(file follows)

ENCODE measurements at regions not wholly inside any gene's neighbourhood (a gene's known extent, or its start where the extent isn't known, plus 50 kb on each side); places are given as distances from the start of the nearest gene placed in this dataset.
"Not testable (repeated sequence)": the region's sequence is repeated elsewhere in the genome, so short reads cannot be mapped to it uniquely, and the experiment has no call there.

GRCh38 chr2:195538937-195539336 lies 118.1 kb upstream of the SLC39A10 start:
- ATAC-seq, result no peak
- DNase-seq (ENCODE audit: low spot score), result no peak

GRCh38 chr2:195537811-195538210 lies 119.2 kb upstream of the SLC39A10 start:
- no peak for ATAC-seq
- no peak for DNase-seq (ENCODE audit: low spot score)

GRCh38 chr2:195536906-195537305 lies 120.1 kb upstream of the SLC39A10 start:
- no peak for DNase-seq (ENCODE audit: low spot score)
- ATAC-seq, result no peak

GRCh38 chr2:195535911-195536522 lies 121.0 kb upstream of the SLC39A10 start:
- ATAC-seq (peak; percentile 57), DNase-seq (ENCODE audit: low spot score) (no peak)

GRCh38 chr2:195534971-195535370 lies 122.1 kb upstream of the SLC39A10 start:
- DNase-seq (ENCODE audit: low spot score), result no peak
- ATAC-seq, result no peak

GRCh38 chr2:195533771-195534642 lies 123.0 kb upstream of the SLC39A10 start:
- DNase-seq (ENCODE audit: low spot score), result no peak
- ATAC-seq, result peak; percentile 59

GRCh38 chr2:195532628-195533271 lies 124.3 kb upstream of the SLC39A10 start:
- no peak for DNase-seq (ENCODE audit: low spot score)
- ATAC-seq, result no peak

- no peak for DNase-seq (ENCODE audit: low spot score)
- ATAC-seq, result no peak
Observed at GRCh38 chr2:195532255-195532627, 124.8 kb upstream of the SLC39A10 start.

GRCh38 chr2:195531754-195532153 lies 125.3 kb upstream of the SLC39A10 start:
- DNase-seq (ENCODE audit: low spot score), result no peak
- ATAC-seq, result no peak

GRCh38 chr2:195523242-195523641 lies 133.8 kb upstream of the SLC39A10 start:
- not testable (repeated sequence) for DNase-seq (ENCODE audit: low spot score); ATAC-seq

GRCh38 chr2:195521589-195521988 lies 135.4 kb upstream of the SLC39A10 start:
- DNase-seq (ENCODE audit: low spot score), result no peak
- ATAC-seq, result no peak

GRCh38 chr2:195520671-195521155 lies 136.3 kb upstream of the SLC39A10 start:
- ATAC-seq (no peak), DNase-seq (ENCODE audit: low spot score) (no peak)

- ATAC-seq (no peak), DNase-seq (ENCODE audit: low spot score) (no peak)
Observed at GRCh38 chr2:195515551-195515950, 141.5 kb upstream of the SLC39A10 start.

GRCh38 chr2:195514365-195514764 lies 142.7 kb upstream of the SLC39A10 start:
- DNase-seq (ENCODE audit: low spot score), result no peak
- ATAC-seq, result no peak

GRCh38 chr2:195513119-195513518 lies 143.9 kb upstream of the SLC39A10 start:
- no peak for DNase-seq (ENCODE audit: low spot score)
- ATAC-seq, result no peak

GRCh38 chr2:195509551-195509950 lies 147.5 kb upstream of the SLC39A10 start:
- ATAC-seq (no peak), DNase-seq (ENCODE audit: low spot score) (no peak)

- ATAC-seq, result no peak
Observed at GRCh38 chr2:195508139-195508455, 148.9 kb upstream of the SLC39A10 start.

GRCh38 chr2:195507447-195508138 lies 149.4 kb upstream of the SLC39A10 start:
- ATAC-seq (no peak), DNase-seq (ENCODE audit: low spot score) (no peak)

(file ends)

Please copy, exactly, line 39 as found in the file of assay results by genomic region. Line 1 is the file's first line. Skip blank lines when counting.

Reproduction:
- DNase-seq (ENCODE audit: low spot score), result no peak